Died in vain

This is not really about Gujarat, but it concerns a part of London, where many Gujaratis live…

THE FOCAL POINT OF GOLDERS GREEN (in north west London) is where Finchley Road meets Golders Green Road and North End Road. Here, there stands a monument to those inhabitants of Golders Green who lost their lives in the two World Wars.

The monument’s basic design is typical of many British war memorials erected all over the British Empire during the 1920s. Standing on a square base, this type of memorial resembles a tall obelisk, truncated by not rising to a point. The monument, which doubles up as a clock tower, in Golders Green, was erected in 1923. It includes lists of the names of those who were killed during each of the two World Wars.

A similarly designed memorial (but without clocks) was erected in Bangalore in 1928. It stands on a triangular traffic island at the intersection of Residency and Brigade Roads. It commemorates members of various battalions and regiments of the Madras Pioneers, who fell in the following campaigns: East Africa 1914-18; Mesopotamia 1916-18; The Great War; and The North West Frontier 1915.

The monument in Bangalore bears no names, but only numbers. For example, in Mesopotamia the following fell: 1 British officer, 3 Indian Officers, and 69 “NCOs and Pioneers”. For each campaign the statistics are given in both English and Tamil scripts.

Most of those men of Golders Green, whose names appear on the memorial there, were most likely volunteers, who believed that the British Empire had to be defended. I wonder if the same could be said for the Indian soldiers who are commemorated on the monument close to one of the busy shopping streets in central Bangalore.

Many Indians sacrificed their lives for the British Empire during the two World Wars and other military campaigns designed to maintain British dominance in the world. Unlike the men of Golders Green, many of the Indian victims were fighting for a cause in which they had no interest and from which they could expect little or no benefit, especially during First World War.

A great tragedy, which accounts for much loss of Indian life during WW1, was the belief amongst many Indian leaders (including MK Gandhi during the last months of the War) that by helping Britain to fight they would be rewarded with reforms that would bring India closer to self government. Indians had been as good as promised increased freedoms in exchange for fighting in the First World War. Although, many Indian lives were lost in WW1, these sacrifices were not considered by the British to merit any loosening of their grip on India, the jewel in the crown. Indeed, the opposite occurred. One needs only remember the Jalianwalla Bagh massacre of 1919 to see what I mean.

I found it sad that whereas in Golders Green, the dead are remembered by their names, in Bangalore the monument only records statistics. In 1928, the individual Pioneers were, apparently, not important enough to be remembered as individuals, members of families like those in Golders Green.

From London to Gujarat

TWO YEARS AGO, we first visited Kranthi Teerth close to Mandvi in Kutch, once an independent kingdom and now a part of the Indian state of Gujarat. Kranthi Teerth is a memorial to Shyamji Krishnavarma (1857-1930) who was born in Mandvi. A brilliant Sanskrit scholar and a barrister, Shyamji became disillusioned with the British and by 1905 was advocating that India should become completely independent of the British Empire.

In 1905, Shyamji bought a large house in Highgate (North London). He converted this into a centre and hostel for Indians studying in London, a place where they could eat Indian food, meet fellow countrymen, and discuss affairs related to India. He called the place ‘India House’. The house still exists in Highgate but is now divided into flats.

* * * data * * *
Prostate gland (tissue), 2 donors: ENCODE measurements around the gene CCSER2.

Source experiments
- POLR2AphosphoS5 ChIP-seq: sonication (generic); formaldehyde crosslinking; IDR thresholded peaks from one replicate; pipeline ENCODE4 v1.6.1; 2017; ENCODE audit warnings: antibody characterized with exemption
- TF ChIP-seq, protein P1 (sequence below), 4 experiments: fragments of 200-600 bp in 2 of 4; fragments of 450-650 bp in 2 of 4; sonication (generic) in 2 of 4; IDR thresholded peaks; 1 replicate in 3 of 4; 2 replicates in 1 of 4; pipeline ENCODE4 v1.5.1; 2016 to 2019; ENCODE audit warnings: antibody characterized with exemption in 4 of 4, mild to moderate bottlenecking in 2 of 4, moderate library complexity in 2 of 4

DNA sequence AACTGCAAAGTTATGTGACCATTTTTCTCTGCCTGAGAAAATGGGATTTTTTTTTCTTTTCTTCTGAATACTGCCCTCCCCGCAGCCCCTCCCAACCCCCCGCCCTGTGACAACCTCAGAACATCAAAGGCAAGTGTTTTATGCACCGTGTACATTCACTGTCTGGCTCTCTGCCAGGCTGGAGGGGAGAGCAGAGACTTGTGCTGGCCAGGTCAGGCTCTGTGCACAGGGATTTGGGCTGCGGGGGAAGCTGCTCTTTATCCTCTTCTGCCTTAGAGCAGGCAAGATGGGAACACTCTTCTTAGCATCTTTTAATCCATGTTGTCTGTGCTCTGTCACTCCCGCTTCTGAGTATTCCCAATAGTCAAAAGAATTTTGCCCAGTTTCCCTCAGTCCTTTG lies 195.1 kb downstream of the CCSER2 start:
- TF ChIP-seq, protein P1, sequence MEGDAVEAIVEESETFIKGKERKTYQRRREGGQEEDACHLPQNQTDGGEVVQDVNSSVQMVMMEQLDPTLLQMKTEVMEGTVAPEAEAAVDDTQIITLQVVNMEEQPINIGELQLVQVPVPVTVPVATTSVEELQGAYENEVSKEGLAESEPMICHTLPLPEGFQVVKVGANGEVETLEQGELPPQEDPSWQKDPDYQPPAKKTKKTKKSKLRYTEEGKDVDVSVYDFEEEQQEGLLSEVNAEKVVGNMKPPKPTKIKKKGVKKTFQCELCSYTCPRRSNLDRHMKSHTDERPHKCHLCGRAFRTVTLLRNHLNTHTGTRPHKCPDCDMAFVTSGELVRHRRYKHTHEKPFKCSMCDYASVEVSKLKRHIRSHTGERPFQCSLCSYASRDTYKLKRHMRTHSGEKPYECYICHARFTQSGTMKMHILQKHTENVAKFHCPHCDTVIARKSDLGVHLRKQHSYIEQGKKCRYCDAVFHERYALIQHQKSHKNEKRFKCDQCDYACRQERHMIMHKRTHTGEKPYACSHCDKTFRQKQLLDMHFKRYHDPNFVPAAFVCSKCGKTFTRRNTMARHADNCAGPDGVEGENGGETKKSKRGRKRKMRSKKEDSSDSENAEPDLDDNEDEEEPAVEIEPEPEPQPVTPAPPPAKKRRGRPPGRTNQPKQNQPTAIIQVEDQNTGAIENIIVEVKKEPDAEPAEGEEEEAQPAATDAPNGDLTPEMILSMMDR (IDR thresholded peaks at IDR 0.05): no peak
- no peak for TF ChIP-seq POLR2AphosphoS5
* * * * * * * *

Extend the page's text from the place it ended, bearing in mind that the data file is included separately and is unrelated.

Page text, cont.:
Shyamji’s India House in Highate, not to be confused with the building with the same name in the Aldwych, rapidly became a centre for anti-British, anti-colonial activity until its demise by the end of 1909.

In 2009/10, a monument was created near Mandvi to commemorate the long forgotten pioneer of the Indian independence movement, Shyamji Krishnavarma. The monument includes a life size replica of the house in Highgate, which was once ‘India House’. The interior of the replica makes no attempt to copy whatever was inside India House back in the time of Shyamji. Instead, it contains portraits of numerous freedom fighters including some of those who either visited or lived in the house in Highgate when it existed as India House. There is also a collection of portraits of some of the heroes of the Great Rebellion, or First War of Indian Independence, that occurred between 1857 and ’58. One might question one or two omissions amongst the portraits (eg Jawaharlal Nehru and Gokhale), but there is a large selection of freedom fighters remembered here. Apart from the feisty Madame Bhikaiji Cama and Shyamji’s wife Bhanumati, there are no other ladies commemorated.

When I first saw the replica at Kranthi Teerth, which looks very incongruous standing tall in the flat sandy semi desert landscape, I became fascinated by its history. When we returned to London, I began researching the story of India House and its exciting contribution to the independence of India. Last year, I published a book about it: “Ideas, Bombs, and Bullets”. The title encapsulates what happened in India House: ideas were discussed; experiments in bomb making were undertaken; and guns were packed ready to be smuggled into British India.

It was interesting to revisit the portraits on display in the replica of India House after having researched my book. At our first visit, most of the persons portrayed meant nothing to me. However, seeing them again, having learnt about them while writing my book, felt rather like meeting old friends!

Yesterday, we revisited Kranthi Teerth and met Hriji Karali, whose ideas led to Narendra Modi’s encouragement of its construction. I presented the senior officials at Kranthi Teerth with a copy of my book. They appeared to be very pleased because until then they had not seen anything in English about Kranthi Teerth and the person it commemorates. My wife and I were given a warm welcome.